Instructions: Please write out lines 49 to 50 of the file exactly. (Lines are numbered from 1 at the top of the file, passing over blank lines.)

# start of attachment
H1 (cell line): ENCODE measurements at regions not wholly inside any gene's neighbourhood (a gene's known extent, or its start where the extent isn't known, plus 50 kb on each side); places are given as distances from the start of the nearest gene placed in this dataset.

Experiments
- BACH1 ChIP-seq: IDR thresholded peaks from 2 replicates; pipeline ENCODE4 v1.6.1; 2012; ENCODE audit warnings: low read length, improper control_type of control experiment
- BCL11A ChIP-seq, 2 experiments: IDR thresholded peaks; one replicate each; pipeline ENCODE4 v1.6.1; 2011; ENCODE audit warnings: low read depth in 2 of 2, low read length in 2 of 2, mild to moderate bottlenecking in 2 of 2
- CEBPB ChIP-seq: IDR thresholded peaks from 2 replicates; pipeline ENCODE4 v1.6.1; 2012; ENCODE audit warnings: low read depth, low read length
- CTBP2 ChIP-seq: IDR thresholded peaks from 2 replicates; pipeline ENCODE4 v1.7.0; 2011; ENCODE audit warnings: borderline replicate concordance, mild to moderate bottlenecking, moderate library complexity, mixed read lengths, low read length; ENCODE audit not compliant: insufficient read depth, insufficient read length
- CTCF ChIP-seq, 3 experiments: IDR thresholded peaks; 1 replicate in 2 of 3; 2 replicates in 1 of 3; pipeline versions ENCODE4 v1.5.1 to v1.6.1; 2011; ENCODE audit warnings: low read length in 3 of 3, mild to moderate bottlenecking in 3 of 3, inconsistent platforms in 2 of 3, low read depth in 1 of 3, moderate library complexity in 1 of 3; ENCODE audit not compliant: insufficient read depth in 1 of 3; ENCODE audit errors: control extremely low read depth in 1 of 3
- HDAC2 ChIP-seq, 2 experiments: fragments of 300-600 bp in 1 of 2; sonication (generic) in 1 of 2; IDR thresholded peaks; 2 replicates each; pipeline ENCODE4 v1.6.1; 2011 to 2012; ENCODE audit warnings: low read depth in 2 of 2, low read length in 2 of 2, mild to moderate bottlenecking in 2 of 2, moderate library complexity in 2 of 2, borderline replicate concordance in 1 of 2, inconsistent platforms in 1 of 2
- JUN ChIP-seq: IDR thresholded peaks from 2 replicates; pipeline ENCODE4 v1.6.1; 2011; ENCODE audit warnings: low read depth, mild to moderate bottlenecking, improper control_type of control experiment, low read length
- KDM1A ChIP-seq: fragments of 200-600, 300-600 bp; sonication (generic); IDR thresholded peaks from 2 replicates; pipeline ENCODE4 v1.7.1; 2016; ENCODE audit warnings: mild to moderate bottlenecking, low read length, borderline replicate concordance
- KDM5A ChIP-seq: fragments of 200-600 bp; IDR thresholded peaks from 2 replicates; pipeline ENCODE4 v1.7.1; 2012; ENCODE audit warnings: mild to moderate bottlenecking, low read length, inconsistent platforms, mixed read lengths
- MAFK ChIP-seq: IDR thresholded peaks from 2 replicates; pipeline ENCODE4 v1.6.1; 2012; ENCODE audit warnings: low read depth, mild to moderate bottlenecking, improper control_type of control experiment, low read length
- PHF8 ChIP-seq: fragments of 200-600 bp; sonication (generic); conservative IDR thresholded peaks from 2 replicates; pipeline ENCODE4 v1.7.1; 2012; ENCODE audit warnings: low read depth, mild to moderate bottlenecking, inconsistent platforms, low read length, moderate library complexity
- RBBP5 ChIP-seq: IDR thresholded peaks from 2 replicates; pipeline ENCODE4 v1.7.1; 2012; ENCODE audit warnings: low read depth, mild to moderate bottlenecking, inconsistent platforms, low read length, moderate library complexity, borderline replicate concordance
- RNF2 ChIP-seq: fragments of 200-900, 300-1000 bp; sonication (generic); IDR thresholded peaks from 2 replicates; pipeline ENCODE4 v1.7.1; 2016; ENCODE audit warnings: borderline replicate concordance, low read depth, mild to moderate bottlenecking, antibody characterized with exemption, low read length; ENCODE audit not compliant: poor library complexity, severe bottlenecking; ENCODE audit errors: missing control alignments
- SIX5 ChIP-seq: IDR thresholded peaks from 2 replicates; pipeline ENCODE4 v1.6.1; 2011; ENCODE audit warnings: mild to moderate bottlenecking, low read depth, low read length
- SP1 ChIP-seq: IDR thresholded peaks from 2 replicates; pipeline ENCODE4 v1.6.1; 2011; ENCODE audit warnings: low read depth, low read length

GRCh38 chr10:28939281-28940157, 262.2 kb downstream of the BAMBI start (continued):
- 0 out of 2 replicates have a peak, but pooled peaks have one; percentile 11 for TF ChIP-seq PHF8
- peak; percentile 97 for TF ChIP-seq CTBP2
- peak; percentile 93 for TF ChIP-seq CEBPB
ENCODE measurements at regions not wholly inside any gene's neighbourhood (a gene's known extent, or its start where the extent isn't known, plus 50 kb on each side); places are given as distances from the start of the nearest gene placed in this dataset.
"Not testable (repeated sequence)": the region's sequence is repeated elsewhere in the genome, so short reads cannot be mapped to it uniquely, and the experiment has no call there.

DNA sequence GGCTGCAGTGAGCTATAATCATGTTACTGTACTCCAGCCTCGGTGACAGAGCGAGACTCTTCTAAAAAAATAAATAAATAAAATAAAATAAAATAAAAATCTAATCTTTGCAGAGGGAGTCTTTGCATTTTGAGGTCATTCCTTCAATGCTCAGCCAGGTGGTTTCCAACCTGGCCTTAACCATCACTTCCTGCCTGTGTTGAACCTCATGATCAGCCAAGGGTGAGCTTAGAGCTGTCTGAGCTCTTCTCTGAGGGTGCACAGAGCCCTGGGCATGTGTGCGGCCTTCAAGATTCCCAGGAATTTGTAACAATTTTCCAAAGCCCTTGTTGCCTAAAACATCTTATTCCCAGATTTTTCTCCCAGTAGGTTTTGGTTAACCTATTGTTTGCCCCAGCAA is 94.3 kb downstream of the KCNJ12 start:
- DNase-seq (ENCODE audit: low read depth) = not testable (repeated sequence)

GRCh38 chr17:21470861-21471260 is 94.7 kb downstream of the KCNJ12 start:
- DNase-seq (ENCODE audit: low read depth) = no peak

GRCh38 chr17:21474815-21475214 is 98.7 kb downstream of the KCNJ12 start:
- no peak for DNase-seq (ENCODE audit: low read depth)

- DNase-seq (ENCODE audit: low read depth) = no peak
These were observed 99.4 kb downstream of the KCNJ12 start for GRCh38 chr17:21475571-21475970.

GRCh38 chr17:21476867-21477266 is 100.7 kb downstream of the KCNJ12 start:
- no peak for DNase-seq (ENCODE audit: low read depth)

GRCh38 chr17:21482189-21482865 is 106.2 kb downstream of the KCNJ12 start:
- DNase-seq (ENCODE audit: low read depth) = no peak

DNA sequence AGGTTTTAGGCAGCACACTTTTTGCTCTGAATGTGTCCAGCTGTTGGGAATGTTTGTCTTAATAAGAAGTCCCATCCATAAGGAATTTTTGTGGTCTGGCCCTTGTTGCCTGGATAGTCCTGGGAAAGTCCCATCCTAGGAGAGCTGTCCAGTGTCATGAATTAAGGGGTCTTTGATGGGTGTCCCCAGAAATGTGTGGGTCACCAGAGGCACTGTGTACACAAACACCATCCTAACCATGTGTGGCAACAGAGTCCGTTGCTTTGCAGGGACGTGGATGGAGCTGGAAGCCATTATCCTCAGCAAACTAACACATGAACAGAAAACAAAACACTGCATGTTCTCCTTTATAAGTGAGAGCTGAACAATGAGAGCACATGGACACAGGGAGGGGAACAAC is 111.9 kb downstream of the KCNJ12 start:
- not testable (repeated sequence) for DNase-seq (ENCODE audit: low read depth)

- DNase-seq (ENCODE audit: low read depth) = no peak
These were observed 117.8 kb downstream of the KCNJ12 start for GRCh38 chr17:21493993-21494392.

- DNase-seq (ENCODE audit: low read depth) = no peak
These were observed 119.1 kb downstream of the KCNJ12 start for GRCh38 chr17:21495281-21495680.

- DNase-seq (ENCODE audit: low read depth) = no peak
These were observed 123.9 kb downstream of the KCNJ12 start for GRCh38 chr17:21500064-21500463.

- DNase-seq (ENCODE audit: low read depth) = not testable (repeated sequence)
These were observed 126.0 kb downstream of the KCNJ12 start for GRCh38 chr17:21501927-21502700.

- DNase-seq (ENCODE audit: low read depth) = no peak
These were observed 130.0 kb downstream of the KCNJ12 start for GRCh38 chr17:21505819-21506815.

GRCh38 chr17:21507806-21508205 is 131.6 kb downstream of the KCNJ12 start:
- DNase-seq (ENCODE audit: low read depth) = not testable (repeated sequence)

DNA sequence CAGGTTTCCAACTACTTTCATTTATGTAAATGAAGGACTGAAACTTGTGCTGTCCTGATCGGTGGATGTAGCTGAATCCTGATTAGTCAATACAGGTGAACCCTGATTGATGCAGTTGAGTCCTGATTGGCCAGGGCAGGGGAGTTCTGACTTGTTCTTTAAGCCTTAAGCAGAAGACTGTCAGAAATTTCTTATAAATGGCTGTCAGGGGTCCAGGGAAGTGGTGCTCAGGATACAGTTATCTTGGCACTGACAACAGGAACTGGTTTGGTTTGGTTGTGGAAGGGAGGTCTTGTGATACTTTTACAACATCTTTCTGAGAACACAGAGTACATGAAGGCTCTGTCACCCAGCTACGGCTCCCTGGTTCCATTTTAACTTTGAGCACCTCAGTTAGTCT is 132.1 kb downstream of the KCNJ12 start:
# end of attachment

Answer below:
- DNase-seq (ENCODE audit: low read depth) = not testable (repeated sequence)

DNA sequence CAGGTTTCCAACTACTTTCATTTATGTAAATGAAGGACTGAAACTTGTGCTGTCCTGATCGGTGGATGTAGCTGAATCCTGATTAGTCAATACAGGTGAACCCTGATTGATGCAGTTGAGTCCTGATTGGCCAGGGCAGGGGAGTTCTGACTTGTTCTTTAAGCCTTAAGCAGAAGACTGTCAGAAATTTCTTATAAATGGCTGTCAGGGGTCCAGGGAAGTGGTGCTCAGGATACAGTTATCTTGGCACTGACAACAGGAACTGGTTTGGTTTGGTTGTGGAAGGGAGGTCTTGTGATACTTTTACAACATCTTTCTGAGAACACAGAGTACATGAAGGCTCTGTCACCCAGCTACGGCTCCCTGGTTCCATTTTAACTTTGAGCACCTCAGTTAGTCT is 132.1 kb downstream of the KCNJ12 start: